Ruggieri learned the victim was previously residing at Broomall Manor Nursing Home, where she was thriving and received occupational and physical therapy. Gottlieb removed her mother from that facility and brought her back to the Havertown home in September 2017 after the nursing home attempted to collect $22,972 in outstanding payments, according to the affidavit.

A visit from a home service agency was scheduled for Oct. 2, 2017, under a care discharge plan, but Gottlieb told Haverford police in January 2018 that she never contacted the home-care agency to assist with her mother or performed follow-up medical care for her.

Gottlieb allegedly told Ruggieri that she fed her mother four times a day and provided her medication, and that she always cleaned her mother after she went to the bathroom. Gottlieb also said she was not aware of the ulcers and wounds that had been found her on her mother’s body. At no time did she seek professional assistance for the care of her mother, according to the affidavit.

Gottlieb told authorities in January 2018 that she was unemployed and stayed at home to care for her mother and the house. She said she had not seen her mother’s Social Security check, but her pension and Social Security checks were deposited into Citizens Bank and later, Sovereign Bank.

The court-appointed guardian told investigators the Citizens account was closed in November 2017 because it was overdrawn, and the last known deposit of the victim’s Social Security check was to a Sovereign Bank account in June 2017.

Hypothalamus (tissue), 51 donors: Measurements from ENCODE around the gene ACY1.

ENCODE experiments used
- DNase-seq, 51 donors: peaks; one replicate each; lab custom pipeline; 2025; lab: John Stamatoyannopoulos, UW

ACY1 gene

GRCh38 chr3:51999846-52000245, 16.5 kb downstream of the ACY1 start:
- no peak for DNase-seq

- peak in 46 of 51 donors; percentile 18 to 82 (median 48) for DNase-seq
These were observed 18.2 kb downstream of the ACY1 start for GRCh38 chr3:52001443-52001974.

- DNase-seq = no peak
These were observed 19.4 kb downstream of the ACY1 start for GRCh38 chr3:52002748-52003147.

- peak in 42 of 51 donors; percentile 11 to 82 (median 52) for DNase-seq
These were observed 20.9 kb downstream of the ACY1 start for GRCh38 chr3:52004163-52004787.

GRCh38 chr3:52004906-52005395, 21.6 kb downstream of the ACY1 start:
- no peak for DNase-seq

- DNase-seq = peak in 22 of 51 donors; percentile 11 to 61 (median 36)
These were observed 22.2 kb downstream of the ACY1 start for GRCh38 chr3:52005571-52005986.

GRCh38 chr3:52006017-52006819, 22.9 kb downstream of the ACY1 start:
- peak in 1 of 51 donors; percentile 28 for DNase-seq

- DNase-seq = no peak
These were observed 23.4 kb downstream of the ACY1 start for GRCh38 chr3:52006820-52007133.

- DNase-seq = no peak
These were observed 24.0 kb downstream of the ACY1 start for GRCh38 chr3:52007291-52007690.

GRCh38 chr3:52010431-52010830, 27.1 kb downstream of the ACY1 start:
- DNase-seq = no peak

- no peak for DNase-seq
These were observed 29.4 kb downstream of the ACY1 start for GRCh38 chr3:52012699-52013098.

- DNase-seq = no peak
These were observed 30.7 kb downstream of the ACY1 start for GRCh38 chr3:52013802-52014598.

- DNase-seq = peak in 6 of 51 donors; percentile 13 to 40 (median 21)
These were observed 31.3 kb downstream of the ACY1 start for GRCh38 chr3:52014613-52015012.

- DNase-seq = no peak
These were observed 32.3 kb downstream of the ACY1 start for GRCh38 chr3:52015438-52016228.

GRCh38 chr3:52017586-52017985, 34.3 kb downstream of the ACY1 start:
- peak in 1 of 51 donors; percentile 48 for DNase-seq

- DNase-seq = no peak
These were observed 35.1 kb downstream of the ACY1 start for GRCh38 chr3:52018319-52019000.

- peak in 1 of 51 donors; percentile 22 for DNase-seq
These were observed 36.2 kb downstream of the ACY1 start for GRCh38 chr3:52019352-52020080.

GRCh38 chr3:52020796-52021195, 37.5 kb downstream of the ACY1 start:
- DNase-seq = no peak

While Gottlieb said she was responsible for paying the victim’s expenses, “the house was in deplorable condition and according to the Delaware County Tax Claim Bureau, it was listed for Upset Sale for the years 2015, 2016, 2017, for non-payment of taxes,” the affidavit states.

Investigators found a total $88,695 in unauthorized purchases had been made from the victim’s accounts between August 2016 and September 2017, including 19 purchases from QVC, 83 purchases from the merchandise bidding site Tophatter and numerous ATM cash withdrawals, all made while the victim was in the Broomall Manor Nursing facility.

Following her discharge from Bryn Mawr Hospital Jan. 26, 2018, Patricia Gottlieb was admitted to Westgate Hill Nursing Facility, where she died March 12. An autopsy determined the cause of death was bacteremia with probable sepsis due to multiple stage 4 ulcers with fistula formation as a result of prolonged periods of sitting in her own urine and feces, according to the affidavit.

Parham noted the house has since been sold in a tax sale and that Gottlieb suffers from a number of mental health issues. She was seeking a sentence of 22 to 36 months for the neglect charge, as well as three to 12 months for the theft, with $110,172 in restitution for the victim’s estate and $6,774 in payment for services rendered to Broomall Manor.

Defense counsel Alex Giribaldi asked for a sentence of 10 months, noting his client took responsibility for her actions with the plea. Gottlieb, appearing via video conferencing from the county prison, did not comment.

Judge Mary Alice Brennan gave Gottlieb credit for time served from June 4, 2019, but ordered that she has to have a residence and mental health treatment plan in place before she can be released. Brennan also approved the restitution recommendations made by Parham.